Gulf oil producers scramble to come back online

Sanitize this!

Silver is soaring once again helping to support oil as the market is giddy about the prospects of Mario Draghi’ s sanitized bond buying! Or perhaps should we call it central bank money laundering. You see, it isn’t really money printing as long as you remove one euro from the money supply for every bond that you buy. Seeing that the plan is to allow the ECB to by unlimited treasuries on the short end of the yield curve three years or less in unlimited quantities, that should make euros scarce and make them more valuable.

Of course risk traders know this means that commodities should rally. Silver’s saucer bottom is one of the most bullish formations for that market and seems again to be living up to its reputation. Gold is also making a similar move, yet oil’s rally has been a bit subdued.

It seems that oil was a bit ahead of itself and is reluctant to go higher with weak global economic data. That is in spite of the big drawdowns that we have seen in crude as the market is betting that weak short term demand and the transitory nature of production and refinery outages will be met with weak demand. The American Petroleum Institute did report that US crude supply fell by 7.2 million barrels, while gasoline supply fell a less than spectacular 2.3 million barrels and distillates only by 132,000 barrels.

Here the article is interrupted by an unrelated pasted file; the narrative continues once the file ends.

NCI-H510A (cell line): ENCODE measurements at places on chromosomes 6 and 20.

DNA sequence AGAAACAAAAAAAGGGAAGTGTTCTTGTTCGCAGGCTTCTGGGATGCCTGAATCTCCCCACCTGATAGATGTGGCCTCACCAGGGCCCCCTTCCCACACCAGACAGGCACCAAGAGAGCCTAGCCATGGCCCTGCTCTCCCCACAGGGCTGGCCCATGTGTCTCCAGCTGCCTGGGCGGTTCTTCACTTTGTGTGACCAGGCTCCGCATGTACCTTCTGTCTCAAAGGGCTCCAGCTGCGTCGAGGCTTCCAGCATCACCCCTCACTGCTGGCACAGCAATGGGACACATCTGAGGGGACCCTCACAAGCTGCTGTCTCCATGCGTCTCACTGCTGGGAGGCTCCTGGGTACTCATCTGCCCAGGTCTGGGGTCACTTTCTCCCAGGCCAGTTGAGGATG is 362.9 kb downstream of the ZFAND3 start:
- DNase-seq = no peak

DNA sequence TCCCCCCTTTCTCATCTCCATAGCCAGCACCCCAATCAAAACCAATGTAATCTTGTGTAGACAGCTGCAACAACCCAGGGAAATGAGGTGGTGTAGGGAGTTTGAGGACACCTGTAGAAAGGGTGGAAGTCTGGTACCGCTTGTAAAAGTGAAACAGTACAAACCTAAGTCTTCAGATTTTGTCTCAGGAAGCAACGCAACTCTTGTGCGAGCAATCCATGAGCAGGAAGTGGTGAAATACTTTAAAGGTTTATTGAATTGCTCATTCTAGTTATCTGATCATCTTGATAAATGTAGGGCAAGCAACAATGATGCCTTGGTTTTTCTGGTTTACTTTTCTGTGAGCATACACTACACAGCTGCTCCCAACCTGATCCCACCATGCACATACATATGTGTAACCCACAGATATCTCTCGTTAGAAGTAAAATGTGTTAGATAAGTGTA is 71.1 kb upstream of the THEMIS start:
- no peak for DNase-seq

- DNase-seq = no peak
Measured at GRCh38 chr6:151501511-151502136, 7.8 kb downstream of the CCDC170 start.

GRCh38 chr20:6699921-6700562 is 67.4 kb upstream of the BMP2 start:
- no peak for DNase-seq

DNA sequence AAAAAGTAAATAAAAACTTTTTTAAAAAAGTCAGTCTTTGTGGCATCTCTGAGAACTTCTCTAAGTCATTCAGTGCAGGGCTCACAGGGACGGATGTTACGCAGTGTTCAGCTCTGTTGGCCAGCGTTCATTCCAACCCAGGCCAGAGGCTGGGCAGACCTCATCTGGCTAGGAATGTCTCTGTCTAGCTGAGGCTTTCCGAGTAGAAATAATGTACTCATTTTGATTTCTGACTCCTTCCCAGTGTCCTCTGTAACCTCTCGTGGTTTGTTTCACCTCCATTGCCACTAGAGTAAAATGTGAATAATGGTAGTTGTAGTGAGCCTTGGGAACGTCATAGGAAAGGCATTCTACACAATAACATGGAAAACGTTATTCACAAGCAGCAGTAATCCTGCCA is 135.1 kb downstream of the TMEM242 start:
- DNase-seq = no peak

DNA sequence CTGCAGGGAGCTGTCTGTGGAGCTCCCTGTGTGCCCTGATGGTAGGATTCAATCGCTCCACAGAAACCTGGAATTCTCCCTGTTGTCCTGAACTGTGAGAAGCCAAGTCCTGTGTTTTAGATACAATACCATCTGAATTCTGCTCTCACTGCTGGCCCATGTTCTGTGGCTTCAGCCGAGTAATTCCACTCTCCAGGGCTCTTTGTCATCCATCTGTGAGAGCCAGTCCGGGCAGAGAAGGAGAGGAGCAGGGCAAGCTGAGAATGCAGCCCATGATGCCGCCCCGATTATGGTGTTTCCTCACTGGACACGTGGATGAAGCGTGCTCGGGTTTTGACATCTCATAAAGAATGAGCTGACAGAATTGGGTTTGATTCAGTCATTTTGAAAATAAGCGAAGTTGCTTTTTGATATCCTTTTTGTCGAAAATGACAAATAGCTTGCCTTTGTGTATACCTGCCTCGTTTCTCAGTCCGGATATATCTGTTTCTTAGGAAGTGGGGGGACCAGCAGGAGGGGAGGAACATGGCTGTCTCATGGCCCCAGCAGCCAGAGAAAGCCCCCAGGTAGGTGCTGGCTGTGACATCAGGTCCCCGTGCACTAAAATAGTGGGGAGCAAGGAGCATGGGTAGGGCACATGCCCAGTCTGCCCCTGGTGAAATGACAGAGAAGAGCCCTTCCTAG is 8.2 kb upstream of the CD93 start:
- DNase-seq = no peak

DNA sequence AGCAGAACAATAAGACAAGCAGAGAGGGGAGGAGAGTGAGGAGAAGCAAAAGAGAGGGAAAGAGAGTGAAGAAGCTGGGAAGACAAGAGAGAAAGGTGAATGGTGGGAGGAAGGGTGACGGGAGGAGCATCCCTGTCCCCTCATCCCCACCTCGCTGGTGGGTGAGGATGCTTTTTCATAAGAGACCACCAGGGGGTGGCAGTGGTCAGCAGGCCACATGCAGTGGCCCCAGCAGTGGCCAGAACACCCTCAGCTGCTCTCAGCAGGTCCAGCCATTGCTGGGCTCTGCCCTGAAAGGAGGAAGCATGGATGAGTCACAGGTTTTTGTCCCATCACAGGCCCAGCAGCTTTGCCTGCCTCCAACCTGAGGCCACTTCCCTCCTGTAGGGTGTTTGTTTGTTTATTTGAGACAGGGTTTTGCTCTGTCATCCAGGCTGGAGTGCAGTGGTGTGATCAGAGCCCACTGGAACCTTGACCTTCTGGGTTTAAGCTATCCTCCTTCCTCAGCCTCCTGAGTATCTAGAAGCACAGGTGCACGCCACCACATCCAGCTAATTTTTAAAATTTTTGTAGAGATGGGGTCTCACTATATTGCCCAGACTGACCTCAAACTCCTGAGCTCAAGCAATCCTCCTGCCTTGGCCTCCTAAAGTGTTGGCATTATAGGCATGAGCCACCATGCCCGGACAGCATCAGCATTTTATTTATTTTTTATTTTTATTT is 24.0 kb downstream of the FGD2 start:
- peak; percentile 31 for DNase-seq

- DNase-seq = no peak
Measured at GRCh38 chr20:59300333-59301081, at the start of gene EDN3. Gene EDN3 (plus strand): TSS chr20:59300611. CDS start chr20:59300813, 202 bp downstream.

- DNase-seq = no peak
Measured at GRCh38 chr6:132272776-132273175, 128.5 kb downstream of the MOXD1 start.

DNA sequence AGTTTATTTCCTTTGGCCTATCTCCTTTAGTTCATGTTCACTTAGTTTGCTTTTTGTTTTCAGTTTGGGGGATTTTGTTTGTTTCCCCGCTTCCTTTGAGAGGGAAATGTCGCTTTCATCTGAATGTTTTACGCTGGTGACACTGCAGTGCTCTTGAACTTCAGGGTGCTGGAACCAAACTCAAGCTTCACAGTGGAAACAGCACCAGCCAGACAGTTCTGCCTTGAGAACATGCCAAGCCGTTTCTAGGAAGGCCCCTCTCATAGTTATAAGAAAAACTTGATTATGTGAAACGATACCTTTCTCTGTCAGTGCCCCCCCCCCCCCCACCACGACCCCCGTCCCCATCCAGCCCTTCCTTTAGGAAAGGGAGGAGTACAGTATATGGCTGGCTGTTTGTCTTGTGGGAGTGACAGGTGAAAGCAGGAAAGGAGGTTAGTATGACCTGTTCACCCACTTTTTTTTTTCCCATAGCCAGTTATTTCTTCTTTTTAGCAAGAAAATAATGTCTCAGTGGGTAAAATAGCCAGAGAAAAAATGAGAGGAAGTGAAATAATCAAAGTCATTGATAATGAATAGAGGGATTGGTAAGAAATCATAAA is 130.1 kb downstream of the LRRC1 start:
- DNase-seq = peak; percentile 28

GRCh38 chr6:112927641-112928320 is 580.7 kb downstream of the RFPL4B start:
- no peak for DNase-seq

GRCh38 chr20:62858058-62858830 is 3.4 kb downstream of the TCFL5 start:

Yet the weak demand argument might not hold as much water when you consider the impressive numbers for the MasterCard Spending Pulse report. As reported by Bloomberg News, “U.S. gasoline demand rose 1.9% last week to a 14-week high as Americans filled their tanks for the Labor Day holiday weekend, according to data from MasterCard Inc. Drivers bought 9.11 million barrels a day of gasoline in the week ended Aug. 31, up from 8.94 million the prior week, MasterCard’s SpendingPulse report showed. Last week’s demand reached the highest level since May 25. Fuel consumption was 4.2% above the year-earlier level, after being down the previous 52 weeks. The gain was primarily the result of being compared with a week in 2011 in which Hurricane Irene disrupted travel plans, said John Gamel, director of economic analysis for SpendingPulse.

Still year to date gasoline demand is 4.2% below 2011. Fuel use over the previous four weeks fell 1.1% below the same period in 2011, a record 76th consecutive drop in that measure. The highest prices were on the West Coast, where the average rose 4 cents to $4.04 a gallon. The lowest average was on the Gulf Coast, where a gallon gained 9 cents to $3.63.

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